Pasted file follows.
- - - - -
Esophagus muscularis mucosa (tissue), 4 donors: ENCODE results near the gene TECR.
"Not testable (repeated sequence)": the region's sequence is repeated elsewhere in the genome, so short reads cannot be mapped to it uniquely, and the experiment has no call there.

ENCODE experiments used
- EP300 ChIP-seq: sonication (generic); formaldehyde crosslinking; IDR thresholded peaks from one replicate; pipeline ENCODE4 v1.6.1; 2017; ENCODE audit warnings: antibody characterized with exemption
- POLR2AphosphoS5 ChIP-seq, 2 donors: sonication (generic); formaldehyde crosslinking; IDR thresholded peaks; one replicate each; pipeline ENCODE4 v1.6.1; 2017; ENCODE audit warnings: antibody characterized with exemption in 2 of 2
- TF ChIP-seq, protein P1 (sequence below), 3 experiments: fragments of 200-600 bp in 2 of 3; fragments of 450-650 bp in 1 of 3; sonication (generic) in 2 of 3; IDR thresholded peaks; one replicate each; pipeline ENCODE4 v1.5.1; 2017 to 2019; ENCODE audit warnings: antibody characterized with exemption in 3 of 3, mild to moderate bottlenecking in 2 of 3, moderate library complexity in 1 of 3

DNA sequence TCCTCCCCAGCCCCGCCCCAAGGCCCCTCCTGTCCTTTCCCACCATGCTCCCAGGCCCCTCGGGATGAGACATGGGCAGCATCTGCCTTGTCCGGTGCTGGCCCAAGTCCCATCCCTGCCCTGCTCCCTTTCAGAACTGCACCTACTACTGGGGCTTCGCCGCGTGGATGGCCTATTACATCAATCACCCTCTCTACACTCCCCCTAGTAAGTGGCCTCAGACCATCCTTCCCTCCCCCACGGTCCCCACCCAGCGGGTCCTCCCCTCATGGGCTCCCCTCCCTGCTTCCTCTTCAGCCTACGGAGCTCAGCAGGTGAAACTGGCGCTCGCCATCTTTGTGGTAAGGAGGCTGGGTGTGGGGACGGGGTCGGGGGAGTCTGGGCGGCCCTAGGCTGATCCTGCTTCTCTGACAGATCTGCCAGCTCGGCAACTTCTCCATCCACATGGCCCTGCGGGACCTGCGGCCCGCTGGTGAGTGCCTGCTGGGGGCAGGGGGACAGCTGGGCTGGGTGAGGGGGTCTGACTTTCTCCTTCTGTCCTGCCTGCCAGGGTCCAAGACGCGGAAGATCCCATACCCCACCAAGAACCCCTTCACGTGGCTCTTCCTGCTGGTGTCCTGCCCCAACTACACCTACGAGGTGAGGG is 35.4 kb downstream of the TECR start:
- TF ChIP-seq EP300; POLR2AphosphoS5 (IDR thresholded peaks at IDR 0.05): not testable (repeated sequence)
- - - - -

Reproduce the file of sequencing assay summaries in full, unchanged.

Esophagus muscularis mucosa (tissue), 4 donors: ENCODE results near the gene TECR.
"Not testable (repeated sequence)": the region's sequence is repeated elsewhere in the genome, so short reads cannot be mapped to it uniquely, and the experiment has no call there.

ENCODE experiments used
- EP300 ChIP-seq: sonication (generic); formaldehyde crosslinking; IDR thresholded peaks from one replicate; pipeline ENCODE4 v1.6.1; 2017; ENCODE audit warnings: antibody characterized with exemption
- POLR2AphosphoS5 ChIP-seq, 2 donors: sonication (generic); formaldehyde crosslinking; IDR thresholded peaks; one replicate each; pipeline ENCODE4 v1.6.1; 2017; ENCODE audit warnings: antibody characterized with exemption in 2 of 2
- TF ChIP-seq, protein P1 (sequence below), 3 experiments: fragments of 200-600 bp in 2 of 3; fragments of 450-650 bp in 1 of 3; sonication (generic) in 2 of 3; IDR thresholded peaks; one replicate each; pipeline ENCODE4 v1.5.1; 2017 to 2019; ENCODE audit warnings: antibody characterized with exemption in 3 of 3, mild to moderate bottlenecking in 2 of 3, moderate library complexity in 1 of 3

DNA sequence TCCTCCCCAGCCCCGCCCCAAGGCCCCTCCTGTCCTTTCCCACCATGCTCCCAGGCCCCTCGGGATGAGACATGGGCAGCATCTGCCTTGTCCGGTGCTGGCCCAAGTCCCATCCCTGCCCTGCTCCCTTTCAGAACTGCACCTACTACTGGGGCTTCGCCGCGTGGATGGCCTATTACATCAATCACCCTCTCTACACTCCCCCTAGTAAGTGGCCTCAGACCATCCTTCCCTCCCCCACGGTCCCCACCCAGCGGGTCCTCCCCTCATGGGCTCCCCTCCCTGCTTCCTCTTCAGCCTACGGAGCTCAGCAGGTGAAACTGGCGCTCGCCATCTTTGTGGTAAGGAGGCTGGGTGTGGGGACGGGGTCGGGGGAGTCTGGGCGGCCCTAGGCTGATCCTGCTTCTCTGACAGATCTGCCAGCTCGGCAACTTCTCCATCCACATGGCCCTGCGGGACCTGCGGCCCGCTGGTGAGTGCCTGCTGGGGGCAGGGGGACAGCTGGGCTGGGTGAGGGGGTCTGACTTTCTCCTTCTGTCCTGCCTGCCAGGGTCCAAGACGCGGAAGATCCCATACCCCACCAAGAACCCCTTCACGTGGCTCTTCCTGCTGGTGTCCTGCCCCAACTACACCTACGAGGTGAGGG is 35.4 kb downstream of the TECR start:
- TF ChIP-seq EP300; POLR2AphosphoS5 (IDR thresholded peaks at IDR 0.05): not testable (repeated sequence)